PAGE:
The Elements of a Good English Garden Landscape Design

The Elements of a Good English Garden Landscape Design

Typically, a good English garden landscape design is a garden that’s full of roses, irises, foxgloves and other pretty flowers that thrive in England’s mild, cool climate. This is true, but what is also true is that the English garden takes a lot of work and planning to make so artfully beautiful. Fortunately, Pacific Outdoor Living can help a homeowner plant their own English garden and nurture it, no matter where they live.

English Garden landscape design 2 The Elements of a Good English Garden Landscape Design Vibrant Colors Statue Of A Goddess Stachys Rsquo Pretty Flowers Peonies Partial Shade Outhouses Moist Soil Irrigation System Irises Herbaceous Border Green Leaves Garden Landscape Design Foxgloves Flower Heads English Gardens Drain Pipes Climbing Roses Architectural Elements

Perhaps the most recognizable aspect of the English garden is the herbaceous border. These plants, often perennials, are planted along the edge of a path. The flowers are chosen not just for their vibrant colors, but for the times that they blossom, the shapes of their flower heads, and the textures and colors of their foliage. There are, after all, many shades of green – from the silvery green of stachys to the glossy green leaves of peonies.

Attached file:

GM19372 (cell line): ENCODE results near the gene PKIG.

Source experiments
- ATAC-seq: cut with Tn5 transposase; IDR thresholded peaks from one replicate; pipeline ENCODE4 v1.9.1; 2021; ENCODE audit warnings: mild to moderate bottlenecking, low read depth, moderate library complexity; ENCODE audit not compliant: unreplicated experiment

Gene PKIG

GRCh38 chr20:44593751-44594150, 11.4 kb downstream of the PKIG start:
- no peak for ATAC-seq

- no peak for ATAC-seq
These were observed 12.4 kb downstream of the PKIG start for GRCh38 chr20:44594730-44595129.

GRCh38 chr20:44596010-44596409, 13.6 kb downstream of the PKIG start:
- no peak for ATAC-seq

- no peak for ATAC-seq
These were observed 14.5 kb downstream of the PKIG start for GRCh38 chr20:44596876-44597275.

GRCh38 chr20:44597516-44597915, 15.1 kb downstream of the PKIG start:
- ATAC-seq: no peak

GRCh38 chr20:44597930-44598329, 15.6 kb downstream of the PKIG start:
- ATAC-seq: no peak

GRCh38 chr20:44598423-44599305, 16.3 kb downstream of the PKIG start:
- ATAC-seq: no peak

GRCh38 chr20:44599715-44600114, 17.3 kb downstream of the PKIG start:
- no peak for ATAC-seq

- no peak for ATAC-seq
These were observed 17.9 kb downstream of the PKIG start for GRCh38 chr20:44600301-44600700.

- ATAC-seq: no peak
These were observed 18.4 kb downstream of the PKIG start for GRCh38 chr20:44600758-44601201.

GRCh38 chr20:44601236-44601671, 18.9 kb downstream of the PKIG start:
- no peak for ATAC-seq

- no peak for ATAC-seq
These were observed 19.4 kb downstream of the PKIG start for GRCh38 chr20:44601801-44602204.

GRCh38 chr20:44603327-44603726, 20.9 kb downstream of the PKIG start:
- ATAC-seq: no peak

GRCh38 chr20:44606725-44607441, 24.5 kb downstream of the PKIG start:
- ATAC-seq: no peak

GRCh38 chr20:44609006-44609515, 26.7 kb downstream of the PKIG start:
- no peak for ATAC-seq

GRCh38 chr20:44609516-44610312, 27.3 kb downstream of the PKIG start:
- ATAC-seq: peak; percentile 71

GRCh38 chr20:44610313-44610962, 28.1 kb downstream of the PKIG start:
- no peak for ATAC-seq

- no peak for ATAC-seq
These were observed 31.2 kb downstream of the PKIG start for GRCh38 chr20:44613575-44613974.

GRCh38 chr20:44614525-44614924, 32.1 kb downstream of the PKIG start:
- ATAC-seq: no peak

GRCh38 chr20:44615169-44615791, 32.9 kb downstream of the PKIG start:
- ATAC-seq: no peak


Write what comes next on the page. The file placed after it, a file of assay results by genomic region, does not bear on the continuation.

When implementing an English garden landscape design, the gardener also has to know what sort of soil they have. If it’s too acidic or too alkaline, the soil may need to be amended so that the flowers can be at their best. If the soil is dry, an irrigation system might need to be set up to make sure it stays moist. Soil that has trouble draining might need to have drain pipes installed beneath it. The gardener also has to see how much light the area gets during the day. Some plants need full sun, while others can do well in partial shade or even full shade.

English gardens are also known for their statuary, outhouses, and other architectural elements. An arbor smothered with climbing roses can lead from one part of an English garden to the next, while a straight grass path between two herbaceous boarders can lead to the statue of a goddess, or a Victorian planting shed. Because these structures are often large and heavy, the gardener should consider them permanent. This means that a lot of thought will have to go into where to place them as well.

At the end, all elements of an English garden should complement each other and be refreshing to the senses. If done correctly, an English garden is a spectacular addition to any property. 


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